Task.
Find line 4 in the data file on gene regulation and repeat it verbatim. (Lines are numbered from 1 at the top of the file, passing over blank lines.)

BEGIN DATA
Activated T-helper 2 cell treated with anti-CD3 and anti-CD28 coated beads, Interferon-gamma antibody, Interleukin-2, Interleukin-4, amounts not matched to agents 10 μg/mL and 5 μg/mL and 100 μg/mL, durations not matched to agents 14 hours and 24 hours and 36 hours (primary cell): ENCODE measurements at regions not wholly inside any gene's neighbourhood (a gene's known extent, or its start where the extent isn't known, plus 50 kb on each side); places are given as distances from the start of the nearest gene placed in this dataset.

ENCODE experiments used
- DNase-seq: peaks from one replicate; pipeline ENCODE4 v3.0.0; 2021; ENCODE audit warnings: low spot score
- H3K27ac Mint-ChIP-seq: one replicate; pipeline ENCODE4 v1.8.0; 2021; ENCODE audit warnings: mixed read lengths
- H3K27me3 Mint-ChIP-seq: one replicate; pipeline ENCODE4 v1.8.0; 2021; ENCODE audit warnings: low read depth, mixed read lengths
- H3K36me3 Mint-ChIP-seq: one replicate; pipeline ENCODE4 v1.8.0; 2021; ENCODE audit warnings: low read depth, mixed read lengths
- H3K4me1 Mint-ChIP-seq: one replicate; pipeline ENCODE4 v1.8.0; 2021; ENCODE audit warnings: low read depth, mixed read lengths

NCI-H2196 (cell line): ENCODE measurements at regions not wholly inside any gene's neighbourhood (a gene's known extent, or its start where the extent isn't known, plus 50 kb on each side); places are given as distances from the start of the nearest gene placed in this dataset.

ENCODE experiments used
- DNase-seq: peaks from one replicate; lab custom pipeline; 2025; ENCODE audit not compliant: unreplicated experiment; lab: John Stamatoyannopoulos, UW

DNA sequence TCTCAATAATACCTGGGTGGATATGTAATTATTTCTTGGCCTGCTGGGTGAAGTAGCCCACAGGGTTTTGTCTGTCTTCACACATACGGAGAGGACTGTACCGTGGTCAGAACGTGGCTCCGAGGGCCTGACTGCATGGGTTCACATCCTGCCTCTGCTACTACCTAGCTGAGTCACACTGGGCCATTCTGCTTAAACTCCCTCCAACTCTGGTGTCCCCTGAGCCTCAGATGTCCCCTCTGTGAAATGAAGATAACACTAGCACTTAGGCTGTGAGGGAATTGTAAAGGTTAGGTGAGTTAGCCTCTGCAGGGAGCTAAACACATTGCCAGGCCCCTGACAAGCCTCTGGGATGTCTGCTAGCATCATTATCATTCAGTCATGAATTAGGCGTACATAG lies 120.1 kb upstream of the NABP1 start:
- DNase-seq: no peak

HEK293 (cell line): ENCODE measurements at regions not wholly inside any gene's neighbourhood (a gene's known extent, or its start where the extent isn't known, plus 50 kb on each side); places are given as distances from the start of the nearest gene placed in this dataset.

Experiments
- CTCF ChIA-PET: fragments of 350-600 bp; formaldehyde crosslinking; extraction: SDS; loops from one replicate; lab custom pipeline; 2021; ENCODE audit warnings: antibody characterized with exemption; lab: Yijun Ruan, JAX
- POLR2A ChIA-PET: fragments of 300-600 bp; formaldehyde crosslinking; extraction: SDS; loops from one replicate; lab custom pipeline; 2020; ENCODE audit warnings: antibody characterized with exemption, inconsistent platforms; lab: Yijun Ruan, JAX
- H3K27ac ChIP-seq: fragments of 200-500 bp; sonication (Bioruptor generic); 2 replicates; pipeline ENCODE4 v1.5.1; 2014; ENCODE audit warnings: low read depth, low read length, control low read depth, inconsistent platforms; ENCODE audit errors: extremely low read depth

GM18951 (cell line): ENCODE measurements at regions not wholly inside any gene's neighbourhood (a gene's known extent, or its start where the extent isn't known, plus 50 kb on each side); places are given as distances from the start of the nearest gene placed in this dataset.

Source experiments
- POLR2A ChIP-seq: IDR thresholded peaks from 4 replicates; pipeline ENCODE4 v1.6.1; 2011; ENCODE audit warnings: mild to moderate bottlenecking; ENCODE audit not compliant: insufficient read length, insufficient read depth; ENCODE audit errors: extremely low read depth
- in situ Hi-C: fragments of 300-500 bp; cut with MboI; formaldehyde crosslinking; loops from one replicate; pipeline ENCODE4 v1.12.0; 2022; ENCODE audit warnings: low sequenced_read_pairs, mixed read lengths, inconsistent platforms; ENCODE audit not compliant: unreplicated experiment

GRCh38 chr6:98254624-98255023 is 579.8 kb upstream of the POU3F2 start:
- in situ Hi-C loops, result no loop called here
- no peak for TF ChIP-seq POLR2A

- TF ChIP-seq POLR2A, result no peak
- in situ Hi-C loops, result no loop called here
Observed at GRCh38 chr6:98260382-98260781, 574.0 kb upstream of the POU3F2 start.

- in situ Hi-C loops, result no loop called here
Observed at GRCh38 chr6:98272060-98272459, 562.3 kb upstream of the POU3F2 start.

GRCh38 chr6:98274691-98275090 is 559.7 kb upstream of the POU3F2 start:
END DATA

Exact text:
- H3K27ac Mint-ChIP-seq: one replicate; pipeline ENCODE4 v1.8.0; 2021; ENCODE audit warnings: mixed read lengths